Bats are incredible, amazing and often misunderstood animals.
Minnesota is home to eight different species of bats. The most common is the Big Brown Bat. Along with the Northern long-eared bat, these bats hibernate in the winter in Minnesota caves and mines. Others migrate south. In the summer they inhabit caves, hollow trees and old buildings. The Big Brown Bat can be distinguished from the very similar Little Brown Myotis (aka “Little Brown Bat”) by its larger snout and eyes.
Why are bats amazing?
- They can eat up to 1,200 insects in an hour. That’s a lot of mosquitoes and beetles!
- They catch prey in their cupped tail membrane and transfer it to their mouth in flight.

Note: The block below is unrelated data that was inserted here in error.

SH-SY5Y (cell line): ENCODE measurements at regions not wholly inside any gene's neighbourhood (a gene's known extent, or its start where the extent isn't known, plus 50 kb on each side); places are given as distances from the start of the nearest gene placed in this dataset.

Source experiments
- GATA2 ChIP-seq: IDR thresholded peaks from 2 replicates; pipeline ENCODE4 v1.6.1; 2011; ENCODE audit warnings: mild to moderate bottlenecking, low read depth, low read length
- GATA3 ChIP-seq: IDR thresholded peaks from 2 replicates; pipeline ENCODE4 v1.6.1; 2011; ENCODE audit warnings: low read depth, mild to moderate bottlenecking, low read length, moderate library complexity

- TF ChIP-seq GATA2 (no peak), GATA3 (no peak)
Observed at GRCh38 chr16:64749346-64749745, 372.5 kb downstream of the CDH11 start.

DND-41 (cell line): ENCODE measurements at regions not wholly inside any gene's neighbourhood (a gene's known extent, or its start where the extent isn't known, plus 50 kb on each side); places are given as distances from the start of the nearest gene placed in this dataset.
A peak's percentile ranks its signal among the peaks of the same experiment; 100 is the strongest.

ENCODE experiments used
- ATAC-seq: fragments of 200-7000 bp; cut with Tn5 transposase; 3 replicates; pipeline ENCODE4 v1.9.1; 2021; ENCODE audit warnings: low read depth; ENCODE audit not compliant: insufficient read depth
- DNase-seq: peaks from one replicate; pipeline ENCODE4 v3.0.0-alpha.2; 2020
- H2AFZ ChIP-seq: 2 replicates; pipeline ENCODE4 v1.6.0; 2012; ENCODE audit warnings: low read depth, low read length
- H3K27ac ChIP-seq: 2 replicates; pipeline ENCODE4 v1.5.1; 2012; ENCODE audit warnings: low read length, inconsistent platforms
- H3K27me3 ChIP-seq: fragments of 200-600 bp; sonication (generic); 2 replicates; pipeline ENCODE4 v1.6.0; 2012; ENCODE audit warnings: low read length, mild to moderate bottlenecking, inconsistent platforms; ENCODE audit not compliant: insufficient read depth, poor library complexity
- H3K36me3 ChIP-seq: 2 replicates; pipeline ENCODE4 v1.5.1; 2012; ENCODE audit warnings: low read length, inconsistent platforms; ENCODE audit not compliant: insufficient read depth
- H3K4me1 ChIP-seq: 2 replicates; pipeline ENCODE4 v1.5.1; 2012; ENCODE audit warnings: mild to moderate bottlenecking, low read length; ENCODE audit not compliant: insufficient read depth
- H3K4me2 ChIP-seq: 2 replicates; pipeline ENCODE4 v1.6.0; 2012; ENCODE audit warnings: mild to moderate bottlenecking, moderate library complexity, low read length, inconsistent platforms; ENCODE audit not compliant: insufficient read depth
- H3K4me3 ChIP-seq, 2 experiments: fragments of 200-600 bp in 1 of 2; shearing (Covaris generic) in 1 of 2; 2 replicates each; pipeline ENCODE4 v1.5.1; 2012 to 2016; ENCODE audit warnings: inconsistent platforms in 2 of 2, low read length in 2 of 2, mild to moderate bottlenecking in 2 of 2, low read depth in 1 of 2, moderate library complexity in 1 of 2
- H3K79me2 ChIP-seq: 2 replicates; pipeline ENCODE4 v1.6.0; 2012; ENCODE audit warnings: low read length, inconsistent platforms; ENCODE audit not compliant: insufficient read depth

- Some species of bats pollinate our beloved bananas, avocados and mangoes.
- Bats are the only flying mammal!
- Bats locate insects and dodge obstacles using echolocation. As they fly, they constantly emit supersonic cries. Their ears pick up echoes bouncing off objects. These echoes either guide bats toward prey or away from obstacles. Discovery of this unique principle led to development of sonar and radar by which boats and planes navigate, and fishermen locate schools of fish.
Rather than be frightened or creeped out by bats, let’s celebrate the critical role they play in a healthy ecosystem.